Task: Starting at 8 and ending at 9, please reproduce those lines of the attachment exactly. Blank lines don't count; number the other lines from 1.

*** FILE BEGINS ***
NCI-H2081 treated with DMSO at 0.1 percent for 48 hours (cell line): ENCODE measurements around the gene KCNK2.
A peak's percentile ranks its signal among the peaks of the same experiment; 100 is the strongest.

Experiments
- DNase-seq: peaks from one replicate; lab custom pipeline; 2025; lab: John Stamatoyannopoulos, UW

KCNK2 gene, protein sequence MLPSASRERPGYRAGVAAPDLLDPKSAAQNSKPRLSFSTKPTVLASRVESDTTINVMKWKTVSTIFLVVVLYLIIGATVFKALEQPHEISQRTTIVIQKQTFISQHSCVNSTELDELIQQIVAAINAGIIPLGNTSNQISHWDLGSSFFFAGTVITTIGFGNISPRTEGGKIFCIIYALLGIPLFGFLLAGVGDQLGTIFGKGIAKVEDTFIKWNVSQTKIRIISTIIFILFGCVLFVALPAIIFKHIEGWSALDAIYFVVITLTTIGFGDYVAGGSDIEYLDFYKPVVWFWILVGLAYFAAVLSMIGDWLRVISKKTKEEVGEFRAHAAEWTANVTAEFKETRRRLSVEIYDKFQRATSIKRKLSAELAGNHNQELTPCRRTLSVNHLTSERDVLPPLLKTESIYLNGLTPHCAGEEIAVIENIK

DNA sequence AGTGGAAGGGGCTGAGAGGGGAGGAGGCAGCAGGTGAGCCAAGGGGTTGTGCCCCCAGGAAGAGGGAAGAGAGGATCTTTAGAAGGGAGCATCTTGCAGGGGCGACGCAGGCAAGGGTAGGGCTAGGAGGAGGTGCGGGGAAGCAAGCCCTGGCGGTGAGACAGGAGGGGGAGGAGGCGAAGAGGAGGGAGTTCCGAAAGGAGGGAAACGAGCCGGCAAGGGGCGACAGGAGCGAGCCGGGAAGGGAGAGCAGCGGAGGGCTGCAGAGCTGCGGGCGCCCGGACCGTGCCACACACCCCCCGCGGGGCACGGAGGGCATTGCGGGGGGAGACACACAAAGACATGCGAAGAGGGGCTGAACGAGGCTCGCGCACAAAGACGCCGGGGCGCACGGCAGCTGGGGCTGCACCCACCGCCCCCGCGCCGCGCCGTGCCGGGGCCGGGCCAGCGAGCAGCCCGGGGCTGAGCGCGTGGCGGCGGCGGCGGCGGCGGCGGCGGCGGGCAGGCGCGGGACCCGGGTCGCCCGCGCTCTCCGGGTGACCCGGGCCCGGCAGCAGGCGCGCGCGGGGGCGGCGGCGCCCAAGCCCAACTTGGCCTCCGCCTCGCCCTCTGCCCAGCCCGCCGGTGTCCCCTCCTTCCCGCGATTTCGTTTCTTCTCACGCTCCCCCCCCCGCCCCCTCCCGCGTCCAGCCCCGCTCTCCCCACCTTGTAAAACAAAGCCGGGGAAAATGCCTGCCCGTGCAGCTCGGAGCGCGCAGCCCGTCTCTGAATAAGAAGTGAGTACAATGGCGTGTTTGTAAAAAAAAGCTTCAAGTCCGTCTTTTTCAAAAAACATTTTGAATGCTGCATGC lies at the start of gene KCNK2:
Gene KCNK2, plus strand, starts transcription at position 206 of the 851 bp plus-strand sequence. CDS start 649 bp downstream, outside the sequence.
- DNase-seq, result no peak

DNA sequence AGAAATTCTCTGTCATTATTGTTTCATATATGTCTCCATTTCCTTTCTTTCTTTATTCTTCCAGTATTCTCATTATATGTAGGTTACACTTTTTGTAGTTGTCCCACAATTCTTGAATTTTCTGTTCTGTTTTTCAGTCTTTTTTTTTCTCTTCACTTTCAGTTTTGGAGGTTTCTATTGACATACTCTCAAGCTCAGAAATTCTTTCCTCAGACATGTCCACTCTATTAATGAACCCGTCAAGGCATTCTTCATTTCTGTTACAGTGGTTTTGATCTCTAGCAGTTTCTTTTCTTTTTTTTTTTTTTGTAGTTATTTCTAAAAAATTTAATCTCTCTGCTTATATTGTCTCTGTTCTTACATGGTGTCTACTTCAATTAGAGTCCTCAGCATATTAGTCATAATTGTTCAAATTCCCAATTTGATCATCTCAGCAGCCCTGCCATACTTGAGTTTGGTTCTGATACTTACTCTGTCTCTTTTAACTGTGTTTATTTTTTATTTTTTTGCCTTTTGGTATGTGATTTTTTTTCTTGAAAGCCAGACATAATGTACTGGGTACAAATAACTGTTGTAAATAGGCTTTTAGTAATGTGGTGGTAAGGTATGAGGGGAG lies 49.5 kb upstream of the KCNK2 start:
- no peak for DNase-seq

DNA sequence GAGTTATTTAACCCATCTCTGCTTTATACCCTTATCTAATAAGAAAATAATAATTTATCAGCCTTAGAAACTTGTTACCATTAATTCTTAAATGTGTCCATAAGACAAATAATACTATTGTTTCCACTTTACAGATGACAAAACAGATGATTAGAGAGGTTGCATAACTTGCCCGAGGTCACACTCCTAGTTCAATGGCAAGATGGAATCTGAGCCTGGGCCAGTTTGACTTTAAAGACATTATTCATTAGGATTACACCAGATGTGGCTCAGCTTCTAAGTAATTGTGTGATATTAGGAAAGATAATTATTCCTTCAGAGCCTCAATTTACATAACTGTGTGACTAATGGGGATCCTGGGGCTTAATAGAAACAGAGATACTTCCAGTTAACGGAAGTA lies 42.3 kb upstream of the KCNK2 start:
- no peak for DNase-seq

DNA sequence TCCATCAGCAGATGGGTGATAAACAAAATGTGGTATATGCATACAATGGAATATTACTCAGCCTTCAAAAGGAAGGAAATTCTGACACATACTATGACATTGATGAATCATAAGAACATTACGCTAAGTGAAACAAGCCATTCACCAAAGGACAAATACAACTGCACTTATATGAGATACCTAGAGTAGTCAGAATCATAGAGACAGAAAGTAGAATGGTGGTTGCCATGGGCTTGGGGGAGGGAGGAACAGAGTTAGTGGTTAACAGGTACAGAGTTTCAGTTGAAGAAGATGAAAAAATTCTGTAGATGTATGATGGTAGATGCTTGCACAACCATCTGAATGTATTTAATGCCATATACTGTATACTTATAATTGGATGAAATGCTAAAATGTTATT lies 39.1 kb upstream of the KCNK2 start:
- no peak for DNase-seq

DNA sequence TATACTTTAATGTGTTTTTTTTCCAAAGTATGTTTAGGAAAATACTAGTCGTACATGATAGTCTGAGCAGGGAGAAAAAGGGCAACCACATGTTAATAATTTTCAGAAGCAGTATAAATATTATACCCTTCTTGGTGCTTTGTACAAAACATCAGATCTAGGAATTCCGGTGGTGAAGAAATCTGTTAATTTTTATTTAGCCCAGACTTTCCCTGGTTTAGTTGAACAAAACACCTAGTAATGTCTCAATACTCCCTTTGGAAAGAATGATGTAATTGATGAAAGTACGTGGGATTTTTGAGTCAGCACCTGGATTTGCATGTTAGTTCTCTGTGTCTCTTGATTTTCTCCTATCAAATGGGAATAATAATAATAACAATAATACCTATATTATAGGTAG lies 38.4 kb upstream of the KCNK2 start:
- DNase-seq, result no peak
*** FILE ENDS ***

- DNase-seq, result no peak

DNA sequence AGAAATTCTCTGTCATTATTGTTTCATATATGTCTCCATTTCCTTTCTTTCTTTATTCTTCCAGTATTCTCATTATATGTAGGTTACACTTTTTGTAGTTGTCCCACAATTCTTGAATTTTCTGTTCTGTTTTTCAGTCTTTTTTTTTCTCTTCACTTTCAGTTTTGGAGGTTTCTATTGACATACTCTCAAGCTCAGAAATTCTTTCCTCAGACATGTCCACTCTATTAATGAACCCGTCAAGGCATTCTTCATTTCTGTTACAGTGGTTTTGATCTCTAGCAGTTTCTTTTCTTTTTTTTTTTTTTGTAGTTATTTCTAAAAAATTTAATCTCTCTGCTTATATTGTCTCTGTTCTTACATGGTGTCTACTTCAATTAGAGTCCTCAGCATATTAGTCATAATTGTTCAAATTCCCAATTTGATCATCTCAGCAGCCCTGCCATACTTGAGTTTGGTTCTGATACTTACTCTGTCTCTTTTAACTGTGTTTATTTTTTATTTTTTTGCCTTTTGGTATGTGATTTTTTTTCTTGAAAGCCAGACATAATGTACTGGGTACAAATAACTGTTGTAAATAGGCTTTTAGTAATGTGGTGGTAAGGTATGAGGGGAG lies 49.5 kb upstream of the KCNK2 start: